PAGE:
Body maps develop early in life and may be integral for fostering infants’ sense of their own bodies, as well as the ability to connect with and learn from other people, new research has found.
Researchers at the University of Washington’s Institute for Learning and Brain Sciences (I-LABS) are among the first scientists worldwide to study body maps in the infant brain.
The researchers argue that this new area of infant neuroscience can provide crucial information about how babies develop a sense of their physical selves, and further understanding of how their earliest social relationships with others are formed.
“Body maps in the brain are an important part of how we build up an implicit sense of ourselves through the sense of having a body and seeing and feeling our bodies move,” said lead author Peter Marshall, professor of psychology at Temple University.
“We also believe that these maps facilitate the connections that we build with other people, even in the early months of life,” Marshall said.
The new study builds on previous studies conducted by Marshall and co-author Andrew Meltzoff, I-LABS co-director, which studied the properties of body maps in the infant brain.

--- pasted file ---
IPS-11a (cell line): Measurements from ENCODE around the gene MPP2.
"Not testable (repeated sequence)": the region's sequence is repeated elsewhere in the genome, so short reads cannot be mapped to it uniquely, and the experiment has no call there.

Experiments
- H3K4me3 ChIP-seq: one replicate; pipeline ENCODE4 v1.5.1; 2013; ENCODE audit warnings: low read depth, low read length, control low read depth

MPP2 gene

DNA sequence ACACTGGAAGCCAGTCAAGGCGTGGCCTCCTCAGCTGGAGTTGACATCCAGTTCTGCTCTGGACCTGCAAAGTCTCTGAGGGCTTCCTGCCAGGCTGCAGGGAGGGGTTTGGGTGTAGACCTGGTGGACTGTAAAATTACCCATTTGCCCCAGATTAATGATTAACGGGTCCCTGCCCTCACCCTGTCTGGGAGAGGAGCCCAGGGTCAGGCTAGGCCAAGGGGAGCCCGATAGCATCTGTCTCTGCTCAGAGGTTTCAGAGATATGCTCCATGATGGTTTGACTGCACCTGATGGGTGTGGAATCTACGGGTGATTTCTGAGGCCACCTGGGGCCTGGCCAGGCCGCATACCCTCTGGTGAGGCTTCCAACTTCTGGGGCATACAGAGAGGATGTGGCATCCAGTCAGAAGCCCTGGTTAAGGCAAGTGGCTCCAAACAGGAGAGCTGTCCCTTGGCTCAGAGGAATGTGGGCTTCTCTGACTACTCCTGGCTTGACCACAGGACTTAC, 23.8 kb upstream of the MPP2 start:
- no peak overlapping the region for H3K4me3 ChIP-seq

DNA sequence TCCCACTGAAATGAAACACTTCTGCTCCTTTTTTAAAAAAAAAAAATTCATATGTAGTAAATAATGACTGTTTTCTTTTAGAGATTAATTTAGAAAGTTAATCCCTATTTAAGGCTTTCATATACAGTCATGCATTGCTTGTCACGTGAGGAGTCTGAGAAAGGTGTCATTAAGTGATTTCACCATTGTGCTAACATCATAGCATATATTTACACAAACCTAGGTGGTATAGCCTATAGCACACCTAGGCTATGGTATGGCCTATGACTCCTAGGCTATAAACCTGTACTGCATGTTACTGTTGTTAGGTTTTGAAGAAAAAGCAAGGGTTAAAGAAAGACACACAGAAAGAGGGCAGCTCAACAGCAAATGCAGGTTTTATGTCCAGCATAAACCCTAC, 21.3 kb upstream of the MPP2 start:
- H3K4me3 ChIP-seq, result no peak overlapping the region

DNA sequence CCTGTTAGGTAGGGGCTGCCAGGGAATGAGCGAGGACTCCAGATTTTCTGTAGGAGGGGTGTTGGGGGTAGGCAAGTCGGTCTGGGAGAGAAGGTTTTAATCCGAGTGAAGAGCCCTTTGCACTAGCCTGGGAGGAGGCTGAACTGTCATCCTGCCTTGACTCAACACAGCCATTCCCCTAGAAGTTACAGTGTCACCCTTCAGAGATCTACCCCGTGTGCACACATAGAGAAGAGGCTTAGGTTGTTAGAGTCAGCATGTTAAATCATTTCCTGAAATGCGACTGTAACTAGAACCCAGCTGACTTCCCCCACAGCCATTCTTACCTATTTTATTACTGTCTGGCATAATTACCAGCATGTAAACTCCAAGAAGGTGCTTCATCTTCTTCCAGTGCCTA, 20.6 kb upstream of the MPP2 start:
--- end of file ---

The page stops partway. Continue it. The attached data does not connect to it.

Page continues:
In one experiment, 7-month-old babies wore caps fitted with sensors that record brain activity by picking up tiny electrical signals from the surface of the head, a method known as electroencephalography, or EEG.
The study found that touches to infants’ hands and feet resulted in different patterns of activity in the part of the brain that processes touch.
The results showed that, much as in adults, the body maps of infants are organised in a particular way, though there is still much to learn about how the details of these maps are established in the developing brain.
Another study using EEG showed that body maps in the infant brain are also activated by seeing other people carrying out actions with different parts of the body.
Fourteen-month-olds were randomly assigned to watch an adult touch an object using either a hand or foot.
The pattern of infants’ brain activity corresponded to the body parts being used, providing the first evidence that watching someone use a specific body part prompts a pattern of activity in the infant neural body map.
The researchers said that this finding may advance understanding of the neural processes underlying imitation, an important means of learning for babies.
“Before language, infants learn many skills and social customs by imitating others. Infants need to map the behaviours they see onto their own bodies in order to imitate,” Meltzoff said.
The findings demonstrate that body maps develop early in life and may be integral for fostering infants’ sense of their own bodies, as well as the ability to connect with and learn from other people.
The study was published in the journal Trends in Cognitive Sciences.